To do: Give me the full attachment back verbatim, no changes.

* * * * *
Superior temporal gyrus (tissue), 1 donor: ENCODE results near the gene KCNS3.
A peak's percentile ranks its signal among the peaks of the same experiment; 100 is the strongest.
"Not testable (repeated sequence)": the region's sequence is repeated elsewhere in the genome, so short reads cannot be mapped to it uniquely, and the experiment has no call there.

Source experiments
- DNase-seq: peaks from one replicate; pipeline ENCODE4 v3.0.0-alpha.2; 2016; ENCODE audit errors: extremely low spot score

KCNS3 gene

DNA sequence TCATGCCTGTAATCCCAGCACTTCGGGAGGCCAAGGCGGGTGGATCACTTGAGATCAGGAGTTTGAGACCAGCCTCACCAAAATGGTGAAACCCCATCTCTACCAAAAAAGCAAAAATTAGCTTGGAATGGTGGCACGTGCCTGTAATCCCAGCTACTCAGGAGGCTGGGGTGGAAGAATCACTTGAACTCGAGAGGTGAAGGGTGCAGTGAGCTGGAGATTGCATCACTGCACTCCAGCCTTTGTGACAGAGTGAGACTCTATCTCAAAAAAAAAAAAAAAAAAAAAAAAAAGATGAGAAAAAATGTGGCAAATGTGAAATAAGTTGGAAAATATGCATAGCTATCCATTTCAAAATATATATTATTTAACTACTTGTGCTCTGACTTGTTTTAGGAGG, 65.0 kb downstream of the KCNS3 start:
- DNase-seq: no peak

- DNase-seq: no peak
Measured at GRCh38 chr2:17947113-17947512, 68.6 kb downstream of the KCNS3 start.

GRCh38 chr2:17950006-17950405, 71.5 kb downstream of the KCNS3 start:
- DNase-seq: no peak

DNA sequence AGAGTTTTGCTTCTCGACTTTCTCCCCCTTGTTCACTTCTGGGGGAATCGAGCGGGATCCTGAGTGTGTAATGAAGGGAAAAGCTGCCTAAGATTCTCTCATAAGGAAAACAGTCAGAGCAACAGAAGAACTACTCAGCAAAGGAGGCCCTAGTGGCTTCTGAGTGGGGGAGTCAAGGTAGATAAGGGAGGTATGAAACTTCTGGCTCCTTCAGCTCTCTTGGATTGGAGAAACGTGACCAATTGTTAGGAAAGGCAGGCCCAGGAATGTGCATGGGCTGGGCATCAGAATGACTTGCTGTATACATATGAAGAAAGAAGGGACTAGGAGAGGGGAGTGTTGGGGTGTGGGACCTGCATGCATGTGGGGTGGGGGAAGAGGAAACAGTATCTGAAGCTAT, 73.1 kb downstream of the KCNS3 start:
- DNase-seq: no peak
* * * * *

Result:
Superior temporal gyrus (tissue), 1 donor: ENCODE results near the gene KCNS3.
A peak's percentile ranks its signal among the peaks of the same experiment; 100 is the strongest.
"Not testable (repeated sequence)": the region's sequence is repeated elsewhere in the genome, so short reads cannot be mapped to it uniquely, and the experiment has no call there.

Source experiments
- DNase-seq: peaks from one replicate; pipeline ENCODE4 v3.0.0-alpha.2; 2016; ENCODE audit errors: extremely low spot score

KCNS3 gene

DNA sequence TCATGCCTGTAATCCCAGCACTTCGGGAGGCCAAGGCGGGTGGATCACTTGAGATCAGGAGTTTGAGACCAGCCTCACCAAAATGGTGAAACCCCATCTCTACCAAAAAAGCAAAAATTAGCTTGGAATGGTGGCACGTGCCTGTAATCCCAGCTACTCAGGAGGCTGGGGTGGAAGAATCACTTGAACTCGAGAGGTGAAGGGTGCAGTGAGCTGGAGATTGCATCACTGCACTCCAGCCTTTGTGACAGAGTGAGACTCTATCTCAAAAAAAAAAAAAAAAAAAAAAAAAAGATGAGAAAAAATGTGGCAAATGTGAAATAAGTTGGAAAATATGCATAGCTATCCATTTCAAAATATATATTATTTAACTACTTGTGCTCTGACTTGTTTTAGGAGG, 65.0 kb downstream of the KCNS3 start:
- DNase-seq: no peak

- DNase-seq: no peak
Measured at GRCh38 chr2:17947113-17947512, 68.6 kb downstream of the KCNS3 start.

GRCh38 chr2:17950006-17950405, 71.5 kb downstream of the KCNS3 start:
- DNase-seq: no peak

DNA sequence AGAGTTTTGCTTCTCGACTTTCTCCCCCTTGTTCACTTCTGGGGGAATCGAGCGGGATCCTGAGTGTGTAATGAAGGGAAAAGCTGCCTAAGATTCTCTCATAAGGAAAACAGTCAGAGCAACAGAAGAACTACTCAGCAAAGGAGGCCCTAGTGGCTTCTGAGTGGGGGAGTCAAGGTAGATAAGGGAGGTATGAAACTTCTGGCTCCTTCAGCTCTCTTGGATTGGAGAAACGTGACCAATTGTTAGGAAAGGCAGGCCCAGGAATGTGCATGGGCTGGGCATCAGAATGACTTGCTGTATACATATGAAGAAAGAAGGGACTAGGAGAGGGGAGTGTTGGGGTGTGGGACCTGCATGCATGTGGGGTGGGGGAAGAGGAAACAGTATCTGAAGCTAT, 73.1 kb downstream of the KCNS3 start:
- DNase-seq: no peak